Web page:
Over the years, it has often been considered that the correct critical attitude is to remove sentimentality from judgements on the arts, and although it is one way – judging pictures on their composition, harmony etc, ignoring subject altogether, evaluating music on its structure, technical skill etc – it is sometimes almost impossible to do, and really, thinking again of both the emotional satisfaction people get from songs, films, pictures they love, and the example of Malevich’s Black Square, is it even desirable? Thinking of Black Square, to judge a work which has so much context; theoretical, spiritual, cultural and emotional – by the sum of its basic physical attributes is reductive, as well as boring. Likewise, a great portrait in no way relies on the viewer knowing anything about the sitter, but – is Holbein’s great Henry VIII (1537) more interesting/engaging as flat masses of colour laid out in a particular, intricate design on a two-dimensional surface, or as the impression and interpretation of one human being through the eyes, mind and skill of another? The answer for me is the latter, which is really both, since the technical aspects of the first option are anyway incorporated in the second.

Pogo and the Black Square

A debate that rears its head fairly often – and I guess will increasingly do so as information about everything becomes more readily available – is whether ‘bad’ people (or just bad people) can make good art. Unlike art, and despite the murkiness of morality (influenced as it is by essentially amoral and anyway changeable concepts like tradition, religion and culture) there are some people that we can agree are bad, or at the very least, ‘not good’. Here’s an uncontroversial opinion; John Wayne Gacy, the ‘killer clown’, rapist and murderer of around 33 young people, was – even if he was at the mercy of his own personality disorder – a bad person. He also made something that is as close to being ‘bad art’ as anything I can think of. The fact that his paintings are collected by people and have sold for serious sums of money has nothing to do with their quality and everything to do with their associations. You could of course say much the same about the Black Square. And if the imaginary passerby who unpreparedly encountered the Black Square also encountered one of Gacy’s paintings, how would the experience differ?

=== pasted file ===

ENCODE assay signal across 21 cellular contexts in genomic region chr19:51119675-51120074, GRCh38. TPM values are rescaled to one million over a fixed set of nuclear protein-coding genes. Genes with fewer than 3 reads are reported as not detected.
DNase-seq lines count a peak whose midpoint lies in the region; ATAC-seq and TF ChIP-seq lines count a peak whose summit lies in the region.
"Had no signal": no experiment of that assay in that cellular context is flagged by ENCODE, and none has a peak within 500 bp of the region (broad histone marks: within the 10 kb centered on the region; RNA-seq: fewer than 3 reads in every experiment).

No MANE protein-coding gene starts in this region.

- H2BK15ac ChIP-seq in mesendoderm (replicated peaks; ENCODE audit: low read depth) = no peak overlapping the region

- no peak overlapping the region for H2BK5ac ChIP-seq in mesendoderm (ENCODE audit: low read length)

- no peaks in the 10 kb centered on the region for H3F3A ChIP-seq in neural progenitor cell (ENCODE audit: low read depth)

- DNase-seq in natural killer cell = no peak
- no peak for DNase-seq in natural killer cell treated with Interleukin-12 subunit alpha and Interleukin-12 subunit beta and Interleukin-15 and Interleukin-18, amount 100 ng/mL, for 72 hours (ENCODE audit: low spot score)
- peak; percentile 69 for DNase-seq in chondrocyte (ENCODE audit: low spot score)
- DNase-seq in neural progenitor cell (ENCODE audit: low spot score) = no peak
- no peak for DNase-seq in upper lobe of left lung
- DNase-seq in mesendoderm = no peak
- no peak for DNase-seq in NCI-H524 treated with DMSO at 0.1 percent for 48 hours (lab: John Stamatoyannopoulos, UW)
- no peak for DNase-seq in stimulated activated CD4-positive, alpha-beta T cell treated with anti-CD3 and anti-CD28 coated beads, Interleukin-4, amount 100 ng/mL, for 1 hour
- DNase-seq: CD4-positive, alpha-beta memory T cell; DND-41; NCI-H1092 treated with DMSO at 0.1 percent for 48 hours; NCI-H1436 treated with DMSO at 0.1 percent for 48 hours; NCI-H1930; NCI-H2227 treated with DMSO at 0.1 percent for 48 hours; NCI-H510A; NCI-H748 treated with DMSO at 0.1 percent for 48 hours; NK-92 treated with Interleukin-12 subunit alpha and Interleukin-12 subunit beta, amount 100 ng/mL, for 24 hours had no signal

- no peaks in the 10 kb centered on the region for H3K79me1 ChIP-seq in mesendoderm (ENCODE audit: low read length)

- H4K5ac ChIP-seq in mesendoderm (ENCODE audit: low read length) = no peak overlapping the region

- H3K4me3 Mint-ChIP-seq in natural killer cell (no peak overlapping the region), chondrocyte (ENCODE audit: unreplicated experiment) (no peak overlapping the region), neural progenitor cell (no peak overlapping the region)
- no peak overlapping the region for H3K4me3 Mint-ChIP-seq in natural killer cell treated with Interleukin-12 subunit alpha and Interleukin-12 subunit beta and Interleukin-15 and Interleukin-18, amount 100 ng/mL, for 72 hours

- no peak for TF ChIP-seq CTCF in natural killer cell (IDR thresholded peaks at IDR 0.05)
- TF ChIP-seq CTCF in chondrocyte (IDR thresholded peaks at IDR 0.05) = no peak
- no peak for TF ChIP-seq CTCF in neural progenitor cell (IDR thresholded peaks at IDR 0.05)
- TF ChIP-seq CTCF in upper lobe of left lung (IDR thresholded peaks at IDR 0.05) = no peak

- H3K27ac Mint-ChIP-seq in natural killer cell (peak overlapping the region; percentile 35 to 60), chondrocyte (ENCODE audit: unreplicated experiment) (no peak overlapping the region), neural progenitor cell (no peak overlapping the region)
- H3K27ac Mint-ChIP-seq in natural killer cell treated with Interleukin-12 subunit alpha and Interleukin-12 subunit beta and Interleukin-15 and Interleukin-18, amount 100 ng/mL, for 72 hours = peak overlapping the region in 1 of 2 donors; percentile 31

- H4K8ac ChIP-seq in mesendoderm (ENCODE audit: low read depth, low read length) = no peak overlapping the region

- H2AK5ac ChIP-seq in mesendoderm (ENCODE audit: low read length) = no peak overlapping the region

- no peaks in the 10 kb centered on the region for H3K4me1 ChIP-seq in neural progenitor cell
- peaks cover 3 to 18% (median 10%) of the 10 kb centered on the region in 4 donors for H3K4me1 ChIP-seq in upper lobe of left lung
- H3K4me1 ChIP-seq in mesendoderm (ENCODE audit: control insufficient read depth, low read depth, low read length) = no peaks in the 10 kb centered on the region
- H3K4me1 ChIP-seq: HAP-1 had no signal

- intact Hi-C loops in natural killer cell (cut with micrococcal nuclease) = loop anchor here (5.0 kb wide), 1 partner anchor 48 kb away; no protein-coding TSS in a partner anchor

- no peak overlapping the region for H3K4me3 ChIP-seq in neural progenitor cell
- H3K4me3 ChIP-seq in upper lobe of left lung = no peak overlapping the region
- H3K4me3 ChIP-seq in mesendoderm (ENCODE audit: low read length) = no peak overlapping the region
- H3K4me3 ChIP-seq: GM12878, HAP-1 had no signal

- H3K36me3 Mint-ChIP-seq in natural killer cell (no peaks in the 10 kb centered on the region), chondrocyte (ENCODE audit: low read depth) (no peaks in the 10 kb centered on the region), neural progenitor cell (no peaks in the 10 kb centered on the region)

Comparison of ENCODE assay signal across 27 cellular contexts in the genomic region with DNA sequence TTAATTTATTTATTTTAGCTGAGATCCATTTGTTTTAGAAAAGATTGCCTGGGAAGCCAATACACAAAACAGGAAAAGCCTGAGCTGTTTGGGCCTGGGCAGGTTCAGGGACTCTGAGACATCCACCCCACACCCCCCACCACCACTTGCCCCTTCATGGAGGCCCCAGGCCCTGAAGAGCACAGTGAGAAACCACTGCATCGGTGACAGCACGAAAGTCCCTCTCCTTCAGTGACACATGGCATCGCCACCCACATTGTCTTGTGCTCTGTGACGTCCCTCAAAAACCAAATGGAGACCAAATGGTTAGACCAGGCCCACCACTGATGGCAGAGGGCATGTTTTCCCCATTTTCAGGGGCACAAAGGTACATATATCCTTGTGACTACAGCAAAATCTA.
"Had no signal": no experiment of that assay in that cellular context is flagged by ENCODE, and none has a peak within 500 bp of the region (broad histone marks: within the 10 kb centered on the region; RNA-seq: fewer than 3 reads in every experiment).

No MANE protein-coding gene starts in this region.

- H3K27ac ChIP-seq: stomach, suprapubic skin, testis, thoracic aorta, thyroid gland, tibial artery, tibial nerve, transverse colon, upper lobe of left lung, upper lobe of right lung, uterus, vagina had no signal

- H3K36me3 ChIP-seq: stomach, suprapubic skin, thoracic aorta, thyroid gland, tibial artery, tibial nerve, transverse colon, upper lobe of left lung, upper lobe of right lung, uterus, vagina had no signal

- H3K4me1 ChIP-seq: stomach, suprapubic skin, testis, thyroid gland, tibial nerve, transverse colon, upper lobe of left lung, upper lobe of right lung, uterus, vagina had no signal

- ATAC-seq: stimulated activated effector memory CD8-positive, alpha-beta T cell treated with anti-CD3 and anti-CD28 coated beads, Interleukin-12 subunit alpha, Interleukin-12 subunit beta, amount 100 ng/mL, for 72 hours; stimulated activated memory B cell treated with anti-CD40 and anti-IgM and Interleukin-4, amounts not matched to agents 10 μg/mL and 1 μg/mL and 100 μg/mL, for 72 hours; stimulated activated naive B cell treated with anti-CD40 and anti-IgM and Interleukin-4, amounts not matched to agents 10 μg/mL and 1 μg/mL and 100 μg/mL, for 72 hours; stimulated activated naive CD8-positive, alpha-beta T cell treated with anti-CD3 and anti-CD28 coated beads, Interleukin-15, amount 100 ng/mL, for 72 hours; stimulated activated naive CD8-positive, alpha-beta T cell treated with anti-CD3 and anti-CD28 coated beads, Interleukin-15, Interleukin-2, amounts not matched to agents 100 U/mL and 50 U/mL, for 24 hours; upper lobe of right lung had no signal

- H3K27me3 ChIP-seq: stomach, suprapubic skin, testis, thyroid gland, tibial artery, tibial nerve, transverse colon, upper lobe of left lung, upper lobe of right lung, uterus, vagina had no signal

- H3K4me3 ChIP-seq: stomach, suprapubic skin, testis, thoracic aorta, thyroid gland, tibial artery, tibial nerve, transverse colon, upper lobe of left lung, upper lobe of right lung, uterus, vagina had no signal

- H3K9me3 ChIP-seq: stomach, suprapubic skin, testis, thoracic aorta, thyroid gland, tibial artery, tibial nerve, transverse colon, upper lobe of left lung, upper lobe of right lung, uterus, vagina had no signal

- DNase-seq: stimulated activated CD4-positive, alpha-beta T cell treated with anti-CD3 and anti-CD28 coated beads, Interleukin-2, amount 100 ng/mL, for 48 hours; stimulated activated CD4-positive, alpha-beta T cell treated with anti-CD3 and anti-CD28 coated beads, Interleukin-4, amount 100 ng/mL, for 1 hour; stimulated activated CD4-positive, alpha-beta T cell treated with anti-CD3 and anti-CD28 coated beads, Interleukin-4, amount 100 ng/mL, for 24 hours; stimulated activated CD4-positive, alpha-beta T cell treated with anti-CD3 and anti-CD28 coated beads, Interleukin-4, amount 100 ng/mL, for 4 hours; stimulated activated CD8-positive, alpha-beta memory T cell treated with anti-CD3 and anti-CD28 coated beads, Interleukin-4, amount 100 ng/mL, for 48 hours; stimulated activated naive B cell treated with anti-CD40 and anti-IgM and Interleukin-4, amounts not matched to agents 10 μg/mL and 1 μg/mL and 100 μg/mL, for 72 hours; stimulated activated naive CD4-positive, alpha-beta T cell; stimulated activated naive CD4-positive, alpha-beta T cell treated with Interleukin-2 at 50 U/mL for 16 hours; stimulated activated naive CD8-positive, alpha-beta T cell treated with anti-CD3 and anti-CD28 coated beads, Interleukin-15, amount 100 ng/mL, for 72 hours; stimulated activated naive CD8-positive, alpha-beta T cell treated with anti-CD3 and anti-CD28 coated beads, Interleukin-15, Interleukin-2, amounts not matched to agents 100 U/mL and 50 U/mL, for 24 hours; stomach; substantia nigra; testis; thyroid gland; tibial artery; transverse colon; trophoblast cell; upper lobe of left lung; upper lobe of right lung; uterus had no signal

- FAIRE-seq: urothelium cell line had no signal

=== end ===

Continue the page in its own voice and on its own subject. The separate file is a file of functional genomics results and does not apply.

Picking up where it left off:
John Wayne Gacy – Pogo the Clown

Firstly, they would know immediately that it was a painting made by a human being, and, if from a western background, they would probably recognise the subject matter. Because of this, Gacy is both at an advantage and disadvantage; advantage because, no matter how the viewer feels about clowns, they have immediate ‘access’ to the painting – ‘I know what that is’. Disadvantage, because while the black square is a black square and therefore looks like a black square, Gacy’s clowns, portraits, skulls etc are – by the standards that most people judge art by – pretty amateurish. He wasn’t an accomplished enough artist (I don’t mean just in a technical way) to communicate anything very deliberately (he wanted his paintings to bring joy into peoples’ lives; which seems unlikely, unless said people are serial killer fetishists), so what the viewer is left with are his obsessions – or at least the ones he could express to his own satisfaction through his paintings.

Going back to my highly dubious creator-work-recipient idea of art, the creator, Gacy was (or said he was) trying to do something specific – to create bright and happy pictures to bring joy to the recipient. Whether he succeeded in this aim, regardless of who he was, depends on how one responds to childlike but sometimes enigmatic pictures of clowns. What he definitely did do was to transmit something of himself; a clear-cut but deeply alienated/alienating vision of the world; actually, without a world. Not, as one might expect, a simplified Norman Rockwell America, with the sun in the sky and a clown in the garden, but essentially just the clown; mostly in fact Pogo the clown, Gacy’s own alter ego, sometimes with an extremely cursory, but telling hint of a setting. Not a circus, or the suburbia of the childrens’ parties he haunted, but a hint of a dark, fairytale (the seven dwarfs appear in a particularly odd picture) forest. These are clowns in the wild. The term ‘outsider art’ could have been coined for Gacy’s paintings. The other often-used term, ‘naïve art’ seems fleetingly appropriate, until one considers pictures like his paintings of Charles Manson, or even more so, of Tim Curry’s Pennywise from the TV adaptation of Stephen King’s IT. Gacy may not have been a good painter, he may have been to all intents and purposes insane, but he was not naïve; he knew that he belonged to a pantheon of famous murderers, that he was the original killer clown and he was flattered by the association.